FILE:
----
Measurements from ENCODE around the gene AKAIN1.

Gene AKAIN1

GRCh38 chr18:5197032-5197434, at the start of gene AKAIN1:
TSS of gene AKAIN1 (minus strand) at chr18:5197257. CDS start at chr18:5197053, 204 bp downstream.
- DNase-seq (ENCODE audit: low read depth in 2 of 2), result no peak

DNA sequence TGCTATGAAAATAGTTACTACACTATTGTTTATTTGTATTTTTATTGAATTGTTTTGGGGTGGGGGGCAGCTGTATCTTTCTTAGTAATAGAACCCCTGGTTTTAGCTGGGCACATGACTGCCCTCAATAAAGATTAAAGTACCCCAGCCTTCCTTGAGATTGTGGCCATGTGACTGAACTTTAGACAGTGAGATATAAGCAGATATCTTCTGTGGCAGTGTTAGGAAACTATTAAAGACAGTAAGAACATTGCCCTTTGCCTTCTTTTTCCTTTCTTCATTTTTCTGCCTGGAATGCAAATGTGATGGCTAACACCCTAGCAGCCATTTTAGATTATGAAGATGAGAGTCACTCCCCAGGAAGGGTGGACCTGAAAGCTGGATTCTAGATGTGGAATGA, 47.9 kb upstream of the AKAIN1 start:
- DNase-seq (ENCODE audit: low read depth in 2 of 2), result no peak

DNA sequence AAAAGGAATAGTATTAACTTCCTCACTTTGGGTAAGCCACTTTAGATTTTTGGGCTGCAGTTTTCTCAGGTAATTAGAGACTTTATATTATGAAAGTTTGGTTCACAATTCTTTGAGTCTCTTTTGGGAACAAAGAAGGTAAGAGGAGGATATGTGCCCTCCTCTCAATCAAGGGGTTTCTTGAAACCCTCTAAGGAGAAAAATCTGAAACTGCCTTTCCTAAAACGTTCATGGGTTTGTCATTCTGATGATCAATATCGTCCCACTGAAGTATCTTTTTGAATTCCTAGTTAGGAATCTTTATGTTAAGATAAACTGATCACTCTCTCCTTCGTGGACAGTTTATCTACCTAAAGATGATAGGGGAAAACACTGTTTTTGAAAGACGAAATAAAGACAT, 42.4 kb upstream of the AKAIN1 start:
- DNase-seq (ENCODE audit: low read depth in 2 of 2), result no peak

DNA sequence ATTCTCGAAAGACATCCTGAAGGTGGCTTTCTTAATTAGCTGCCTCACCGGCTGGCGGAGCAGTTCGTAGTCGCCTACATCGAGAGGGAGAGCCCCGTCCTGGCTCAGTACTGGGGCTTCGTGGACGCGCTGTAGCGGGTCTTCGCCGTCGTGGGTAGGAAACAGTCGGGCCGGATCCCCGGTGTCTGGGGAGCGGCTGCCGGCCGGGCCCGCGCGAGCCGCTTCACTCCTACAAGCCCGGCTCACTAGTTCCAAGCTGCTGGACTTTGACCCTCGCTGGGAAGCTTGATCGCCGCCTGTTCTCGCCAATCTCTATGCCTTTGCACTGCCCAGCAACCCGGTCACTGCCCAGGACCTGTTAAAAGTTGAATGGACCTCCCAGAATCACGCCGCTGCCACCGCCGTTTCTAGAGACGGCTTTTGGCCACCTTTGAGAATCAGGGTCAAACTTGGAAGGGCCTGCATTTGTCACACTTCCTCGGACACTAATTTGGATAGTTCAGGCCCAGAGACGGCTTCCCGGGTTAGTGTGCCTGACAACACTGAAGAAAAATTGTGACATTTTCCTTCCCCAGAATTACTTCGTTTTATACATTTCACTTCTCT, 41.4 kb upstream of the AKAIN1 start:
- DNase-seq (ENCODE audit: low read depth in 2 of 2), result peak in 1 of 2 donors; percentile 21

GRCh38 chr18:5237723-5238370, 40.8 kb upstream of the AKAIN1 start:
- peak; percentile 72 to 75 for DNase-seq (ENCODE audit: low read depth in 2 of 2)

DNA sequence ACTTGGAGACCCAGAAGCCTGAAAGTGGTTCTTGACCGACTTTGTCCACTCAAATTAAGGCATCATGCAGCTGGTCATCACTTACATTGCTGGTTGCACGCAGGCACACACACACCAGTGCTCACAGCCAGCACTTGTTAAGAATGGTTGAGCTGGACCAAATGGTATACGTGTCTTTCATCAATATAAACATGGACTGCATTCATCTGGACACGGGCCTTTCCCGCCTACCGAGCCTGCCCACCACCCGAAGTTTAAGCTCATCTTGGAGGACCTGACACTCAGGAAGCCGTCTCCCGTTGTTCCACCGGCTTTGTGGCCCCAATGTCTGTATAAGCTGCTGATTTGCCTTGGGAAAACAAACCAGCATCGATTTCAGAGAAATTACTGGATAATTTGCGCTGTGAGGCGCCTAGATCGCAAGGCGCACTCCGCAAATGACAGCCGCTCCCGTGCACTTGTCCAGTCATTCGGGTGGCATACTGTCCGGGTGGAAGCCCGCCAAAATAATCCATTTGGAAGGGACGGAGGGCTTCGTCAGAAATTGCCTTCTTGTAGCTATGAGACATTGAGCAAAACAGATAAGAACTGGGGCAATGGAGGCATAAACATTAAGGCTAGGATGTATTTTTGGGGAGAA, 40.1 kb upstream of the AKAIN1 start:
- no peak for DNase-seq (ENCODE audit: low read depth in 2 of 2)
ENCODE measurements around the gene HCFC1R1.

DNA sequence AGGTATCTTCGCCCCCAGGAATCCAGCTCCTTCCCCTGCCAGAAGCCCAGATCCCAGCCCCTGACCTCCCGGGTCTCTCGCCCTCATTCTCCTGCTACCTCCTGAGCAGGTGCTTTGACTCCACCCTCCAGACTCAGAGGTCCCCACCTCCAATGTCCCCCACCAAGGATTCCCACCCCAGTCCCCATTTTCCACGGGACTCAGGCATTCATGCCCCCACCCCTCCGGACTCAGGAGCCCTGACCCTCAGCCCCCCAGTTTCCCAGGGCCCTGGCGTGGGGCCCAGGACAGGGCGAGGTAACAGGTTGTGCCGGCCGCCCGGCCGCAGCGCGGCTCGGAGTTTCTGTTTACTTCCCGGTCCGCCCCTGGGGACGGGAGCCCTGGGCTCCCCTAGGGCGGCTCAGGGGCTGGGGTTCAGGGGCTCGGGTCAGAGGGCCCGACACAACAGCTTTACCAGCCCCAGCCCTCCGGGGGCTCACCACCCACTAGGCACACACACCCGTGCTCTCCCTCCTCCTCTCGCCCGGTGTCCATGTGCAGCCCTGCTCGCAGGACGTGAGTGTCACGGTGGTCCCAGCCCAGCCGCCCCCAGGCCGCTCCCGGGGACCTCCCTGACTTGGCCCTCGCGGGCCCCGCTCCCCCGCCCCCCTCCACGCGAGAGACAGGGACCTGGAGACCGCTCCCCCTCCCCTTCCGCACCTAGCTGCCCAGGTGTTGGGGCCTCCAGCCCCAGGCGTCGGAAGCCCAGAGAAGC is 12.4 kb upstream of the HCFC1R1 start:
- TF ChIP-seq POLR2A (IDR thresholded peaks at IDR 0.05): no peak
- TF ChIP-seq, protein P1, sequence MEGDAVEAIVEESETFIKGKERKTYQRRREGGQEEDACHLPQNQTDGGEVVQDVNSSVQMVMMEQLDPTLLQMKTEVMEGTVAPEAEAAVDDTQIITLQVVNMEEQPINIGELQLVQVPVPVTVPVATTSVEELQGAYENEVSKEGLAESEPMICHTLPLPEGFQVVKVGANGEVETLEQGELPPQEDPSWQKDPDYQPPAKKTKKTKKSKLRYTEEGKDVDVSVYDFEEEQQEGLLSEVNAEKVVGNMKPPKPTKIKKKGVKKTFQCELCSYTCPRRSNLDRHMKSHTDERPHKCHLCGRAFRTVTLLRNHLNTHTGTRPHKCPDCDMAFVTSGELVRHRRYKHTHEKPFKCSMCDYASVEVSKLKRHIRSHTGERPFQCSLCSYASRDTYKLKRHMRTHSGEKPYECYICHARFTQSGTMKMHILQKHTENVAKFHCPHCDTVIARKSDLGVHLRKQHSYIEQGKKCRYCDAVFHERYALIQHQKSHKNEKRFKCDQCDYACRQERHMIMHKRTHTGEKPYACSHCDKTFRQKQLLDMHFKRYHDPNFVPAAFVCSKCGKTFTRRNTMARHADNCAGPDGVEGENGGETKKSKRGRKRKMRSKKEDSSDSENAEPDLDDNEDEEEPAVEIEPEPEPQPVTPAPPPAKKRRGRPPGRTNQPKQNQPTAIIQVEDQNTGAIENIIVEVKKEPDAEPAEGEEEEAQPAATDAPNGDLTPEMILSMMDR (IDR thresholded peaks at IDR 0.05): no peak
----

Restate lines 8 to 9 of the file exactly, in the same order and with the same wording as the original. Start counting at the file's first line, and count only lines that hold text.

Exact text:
DNA sequence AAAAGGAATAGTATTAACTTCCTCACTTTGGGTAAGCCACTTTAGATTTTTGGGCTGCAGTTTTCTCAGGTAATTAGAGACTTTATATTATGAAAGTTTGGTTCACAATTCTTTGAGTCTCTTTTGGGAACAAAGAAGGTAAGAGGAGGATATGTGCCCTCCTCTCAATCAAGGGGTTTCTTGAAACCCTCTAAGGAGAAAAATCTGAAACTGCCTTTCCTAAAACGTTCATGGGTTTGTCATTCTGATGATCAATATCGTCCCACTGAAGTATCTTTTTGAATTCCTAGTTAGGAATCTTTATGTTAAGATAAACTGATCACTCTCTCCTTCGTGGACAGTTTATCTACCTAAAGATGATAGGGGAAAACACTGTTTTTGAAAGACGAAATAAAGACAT, 42.4 kb upstream of the AKAIN1 start:
- DNase-seq (ENCODE audit: low read depth in 2 of 2), result no peak